[JURIST] Pakistani government authorities detained at least a dozen members of the opposition Saturday as part of an effort to prevent possible "disturbances" relating to President Pervez Musharraf [BBC profile] re-election bid. A high level official in the capital Islamabad indicated that more arrests were likely in as the October 6 election nears. Pakistan's president is chosen by an electoral college made up of national and local parliamentarians. Musharraf's government is expecting widespread protests challenging his controversial bid for another 5-year term, which members of the opposition believe is unconstitutional.
[JURIST] The US Department of Homeland Security (DHS) [official website] is retaining more detailed information on US-bound travelers than previously acknowledged in its Automated Targeting System (ATS) [CBP backgrounder; ACLU backgrounder], the Washington Post reported Saturday. Privacy activists say that the ATS, designed to help authorities access the security risk posed by all individuals entering the United States, has recorded highly detailed information, including the reading material carried by one of the activists during personal travel. The activists allege that the information retained by the ATS violates the federal Privacy Act [text], and also retained information including contact information of relatives and whom travelers traveled with.
In May, the US Government Accountability Office released a report [PDF text; JURIST report] criticizing the ATS, saying it violated federal privacy laws by allowing personal information "to be used in multiple prescreening procedures and transferred among various Customers and Border Protection Agency prescreening systems in ways that not fully explained in CBP's privacy disclosures." In September, the DHS announced it will reduce the duration [JURIST report] that travelers' risk assessments will be retained on file from the original 40 years to 15 years. The Washington Post has more.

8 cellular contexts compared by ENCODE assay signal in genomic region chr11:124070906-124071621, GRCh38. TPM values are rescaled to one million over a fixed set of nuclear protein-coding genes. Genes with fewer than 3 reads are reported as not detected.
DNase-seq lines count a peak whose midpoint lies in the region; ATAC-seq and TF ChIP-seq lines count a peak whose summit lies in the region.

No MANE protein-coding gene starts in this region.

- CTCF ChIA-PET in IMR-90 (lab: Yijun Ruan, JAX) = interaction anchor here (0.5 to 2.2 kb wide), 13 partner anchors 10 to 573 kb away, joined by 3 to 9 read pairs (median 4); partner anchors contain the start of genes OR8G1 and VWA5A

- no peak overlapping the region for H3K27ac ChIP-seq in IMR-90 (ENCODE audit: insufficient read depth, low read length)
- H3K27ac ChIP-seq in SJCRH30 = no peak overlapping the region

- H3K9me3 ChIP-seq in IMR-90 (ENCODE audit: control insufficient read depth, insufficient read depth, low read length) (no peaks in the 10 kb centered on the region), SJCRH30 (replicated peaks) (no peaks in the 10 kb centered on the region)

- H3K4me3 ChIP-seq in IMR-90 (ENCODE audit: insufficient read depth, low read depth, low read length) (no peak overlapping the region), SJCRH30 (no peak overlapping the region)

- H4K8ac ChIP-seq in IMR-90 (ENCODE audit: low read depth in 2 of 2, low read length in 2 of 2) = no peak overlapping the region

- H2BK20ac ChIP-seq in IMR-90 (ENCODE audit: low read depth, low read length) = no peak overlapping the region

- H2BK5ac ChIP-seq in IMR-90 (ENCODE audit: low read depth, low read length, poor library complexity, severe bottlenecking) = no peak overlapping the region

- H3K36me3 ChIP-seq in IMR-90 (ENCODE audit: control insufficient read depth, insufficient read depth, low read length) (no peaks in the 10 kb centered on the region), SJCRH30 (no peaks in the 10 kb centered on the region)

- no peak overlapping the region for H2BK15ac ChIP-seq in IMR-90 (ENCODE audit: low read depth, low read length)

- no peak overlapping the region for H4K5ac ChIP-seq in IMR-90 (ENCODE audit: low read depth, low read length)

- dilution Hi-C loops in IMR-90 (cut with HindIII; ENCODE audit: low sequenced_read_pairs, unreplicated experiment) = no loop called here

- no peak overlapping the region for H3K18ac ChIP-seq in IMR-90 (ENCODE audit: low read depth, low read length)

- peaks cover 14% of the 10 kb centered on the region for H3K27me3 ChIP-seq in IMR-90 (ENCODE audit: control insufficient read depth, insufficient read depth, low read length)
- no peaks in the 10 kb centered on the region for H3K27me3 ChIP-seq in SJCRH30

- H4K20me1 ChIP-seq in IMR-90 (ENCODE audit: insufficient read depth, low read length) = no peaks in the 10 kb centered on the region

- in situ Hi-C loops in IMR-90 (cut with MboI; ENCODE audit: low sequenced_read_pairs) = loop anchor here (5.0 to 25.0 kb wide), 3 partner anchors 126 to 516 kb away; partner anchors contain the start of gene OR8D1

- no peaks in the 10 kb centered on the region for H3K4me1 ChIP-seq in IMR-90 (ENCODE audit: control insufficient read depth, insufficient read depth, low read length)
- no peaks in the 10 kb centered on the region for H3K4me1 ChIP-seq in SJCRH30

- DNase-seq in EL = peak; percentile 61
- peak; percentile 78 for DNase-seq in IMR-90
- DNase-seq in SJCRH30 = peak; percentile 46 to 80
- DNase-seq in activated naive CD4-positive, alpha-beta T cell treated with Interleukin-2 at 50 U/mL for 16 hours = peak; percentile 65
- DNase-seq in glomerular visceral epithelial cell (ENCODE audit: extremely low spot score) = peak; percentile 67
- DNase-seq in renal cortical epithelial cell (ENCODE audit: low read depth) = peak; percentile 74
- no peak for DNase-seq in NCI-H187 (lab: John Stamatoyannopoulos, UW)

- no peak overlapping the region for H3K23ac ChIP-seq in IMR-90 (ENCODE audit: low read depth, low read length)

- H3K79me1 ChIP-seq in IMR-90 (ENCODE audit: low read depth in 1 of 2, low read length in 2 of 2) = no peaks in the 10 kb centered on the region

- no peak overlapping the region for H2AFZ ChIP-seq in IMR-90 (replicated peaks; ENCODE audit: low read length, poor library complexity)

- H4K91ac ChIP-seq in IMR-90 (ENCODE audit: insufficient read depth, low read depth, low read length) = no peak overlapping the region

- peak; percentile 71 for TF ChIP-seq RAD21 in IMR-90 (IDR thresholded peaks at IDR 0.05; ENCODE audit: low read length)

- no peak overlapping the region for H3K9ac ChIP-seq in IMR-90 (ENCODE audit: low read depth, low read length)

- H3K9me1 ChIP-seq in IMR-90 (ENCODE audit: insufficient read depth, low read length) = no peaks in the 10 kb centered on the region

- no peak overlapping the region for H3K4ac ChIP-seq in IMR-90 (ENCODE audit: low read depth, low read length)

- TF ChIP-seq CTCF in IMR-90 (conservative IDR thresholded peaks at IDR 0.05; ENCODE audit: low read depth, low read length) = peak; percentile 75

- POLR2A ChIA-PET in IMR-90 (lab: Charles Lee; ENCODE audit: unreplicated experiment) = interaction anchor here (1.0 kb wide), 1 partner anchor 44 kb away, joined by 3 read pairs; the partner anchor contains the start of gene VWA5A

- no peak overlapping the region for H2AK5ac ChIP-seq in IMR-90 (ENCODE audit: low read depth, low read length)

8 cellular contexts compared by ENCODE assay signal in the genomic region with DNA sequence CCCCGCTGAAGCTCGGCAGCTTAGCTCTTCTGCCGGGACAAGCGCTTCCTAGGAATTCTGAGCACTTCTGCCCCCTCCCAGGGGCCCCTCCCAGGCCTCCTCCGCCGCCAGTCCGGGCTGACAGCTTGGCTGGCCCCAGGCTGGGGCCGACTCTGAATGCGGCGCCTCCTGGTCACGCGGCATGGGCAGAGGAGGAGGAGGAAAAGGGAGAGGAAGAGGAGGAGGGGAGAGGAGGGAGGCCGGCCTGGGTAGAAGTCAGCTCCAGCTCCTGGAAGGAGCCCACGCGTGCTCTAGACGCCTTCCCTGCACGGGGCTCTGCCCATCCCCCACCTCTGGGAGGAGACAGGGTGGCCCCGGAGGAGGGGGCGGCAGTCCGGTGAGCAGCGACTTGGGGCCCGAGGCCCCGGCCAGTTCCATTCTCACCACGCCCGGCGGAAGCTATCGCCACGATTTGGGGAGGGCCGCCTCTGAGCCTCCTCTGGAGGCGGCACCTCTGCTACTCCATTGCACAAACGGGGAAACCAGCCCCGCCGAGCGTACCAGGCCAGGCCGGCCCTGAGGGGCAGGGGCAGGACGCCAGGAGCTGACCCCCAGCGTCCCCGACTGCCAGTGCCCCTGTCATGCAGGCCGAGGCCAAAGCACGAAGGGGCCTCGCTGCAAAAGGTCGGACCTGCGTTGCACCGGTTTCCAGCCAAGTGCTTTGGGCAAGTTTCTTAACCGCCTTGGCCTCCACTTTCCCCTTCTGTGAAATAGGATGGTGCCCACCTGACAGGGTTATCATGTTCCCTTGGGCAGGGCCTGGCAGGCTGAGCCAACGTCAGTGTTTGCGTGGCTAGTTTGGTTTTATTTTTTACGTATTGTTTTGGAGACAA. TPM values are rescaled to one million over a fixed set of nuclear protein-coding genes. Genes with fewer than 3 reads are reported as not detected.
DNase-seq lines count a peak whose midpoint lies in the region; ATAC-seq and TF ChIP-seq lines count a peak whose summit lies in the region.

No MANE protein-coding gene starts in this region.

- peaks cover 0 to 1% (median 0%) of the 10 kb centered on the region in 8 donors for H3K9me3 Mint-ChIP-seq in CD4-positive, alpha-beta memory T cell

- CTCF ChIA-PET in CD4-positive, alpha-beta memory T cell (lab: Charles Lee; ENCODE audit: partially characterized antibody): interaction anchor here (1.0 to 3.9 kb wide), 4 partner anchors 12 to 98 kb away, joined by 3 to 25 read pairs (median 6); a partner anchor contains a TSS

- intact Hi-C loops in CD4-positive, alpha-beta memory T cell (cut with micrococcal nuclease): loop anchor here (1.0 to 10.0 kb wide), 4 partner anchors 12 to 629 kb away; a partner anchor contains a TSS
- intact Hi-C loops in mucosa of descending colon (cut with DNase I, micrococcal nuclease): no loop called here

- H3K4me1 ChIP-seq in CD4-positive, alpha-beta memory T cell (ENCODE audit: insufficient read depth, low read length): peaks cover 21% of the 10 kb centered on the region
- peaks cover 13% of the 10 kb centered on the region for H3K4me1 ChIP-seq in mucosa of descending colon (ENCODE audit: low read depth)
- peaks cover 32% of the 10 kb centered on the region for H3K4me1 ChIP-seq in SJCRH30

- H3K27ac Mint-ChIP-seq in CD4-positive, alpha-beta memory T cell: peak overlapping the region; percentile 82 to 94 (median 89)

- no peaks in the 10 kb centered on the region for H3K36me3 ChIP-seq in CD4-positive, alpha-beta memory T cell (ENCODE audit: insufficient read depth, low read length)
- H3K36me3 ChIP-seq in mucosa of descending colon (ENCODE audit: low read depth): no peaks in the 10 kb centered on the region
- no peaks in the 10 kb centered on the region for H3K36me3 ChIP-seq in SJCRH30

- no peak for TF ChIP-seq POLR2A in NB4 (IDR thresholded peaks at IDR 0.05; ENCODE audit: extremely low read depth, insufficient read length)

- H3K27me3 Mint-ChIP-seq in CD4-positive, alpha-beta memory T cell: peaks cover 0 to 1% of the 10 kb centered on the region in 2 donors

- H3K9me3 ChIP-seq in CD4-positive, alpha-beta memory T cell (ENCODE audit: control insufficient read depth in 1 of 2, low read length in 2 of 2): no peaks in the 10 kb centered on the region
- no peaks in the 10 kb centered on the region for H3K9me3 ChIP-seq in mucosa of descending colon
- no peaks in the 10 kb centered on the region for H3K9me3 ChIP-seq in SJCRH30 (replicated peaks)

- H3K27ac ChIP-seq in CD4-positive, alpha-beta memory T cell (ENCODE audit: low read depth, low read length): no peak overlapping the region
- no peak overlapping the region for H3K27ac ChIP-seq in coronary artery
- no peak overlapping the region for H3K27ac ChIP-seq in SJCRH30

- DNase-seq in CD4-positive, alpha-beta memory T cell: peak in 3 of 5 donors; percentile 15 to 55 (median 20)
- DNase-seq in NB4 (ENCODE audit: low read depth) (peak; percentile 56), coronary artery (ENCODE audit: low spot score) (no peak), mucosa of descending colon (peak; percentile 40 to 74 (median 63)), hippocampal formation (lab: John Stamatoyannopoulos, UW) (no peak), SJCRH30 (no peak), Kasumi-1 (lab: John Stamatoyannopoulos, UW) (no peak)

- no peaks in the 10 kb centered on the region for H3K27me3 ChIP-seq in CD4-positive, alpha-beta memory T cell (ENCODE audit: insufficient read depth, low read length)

[JURIST] A senior Iraqi Interior Ministry official announced Saturday that Iraqi investigators have a videotape showing Blackwater USA [corporate website] private security contractors shooting unarmed Iraqi civilians and that it has referred the incident to the country's judiciary. Under Iraqi law an investigating judge will review the evidence and decide whether to proceed with a criminal prosecution. Blackwater guards contracted by the US State Department allegedly fired on civilians on September 16, killing 11 and prompting the Iraqi government to withdraw Blackwater's operating license [AP report], although company guards were back on limited duty [AFP report] Friday. AP has more. US federal prosecutors are reportedly also investigating Blackwater for allegedly smuggling weapons into Iraqi black markets. The weapons are said to have ended up in the hands of the Kurdistan Workers' Party (PKK) [MIPT backgrounder], which has been designated by the US State Department as a foreign terrorist organization. In early 2007, two former Blackwater contractors pleaded guilty to charges relating to weapons smuggling and have agreed to cooperate with government investigations and testify in future criminal proceedings. AP has more. Blackwater has denied the allegations, saying in a statement posted on its website that that the firm has "no knowledge of any employee improperly exporting weapons." AP has additional coverage.
Private US security contractors in Iraq largely operate outside of Iraqi law [JURIST report] due to an exemption [PDF text] granted by the US government in the days of the Coalition Provisional Authority. A recent bill [text] provision [S. 552, Clarification of Application of Uniform Code of Military Justice During a Time of War] intended to broaden their legal accountability does not apply to private contractors employed by the State Department.
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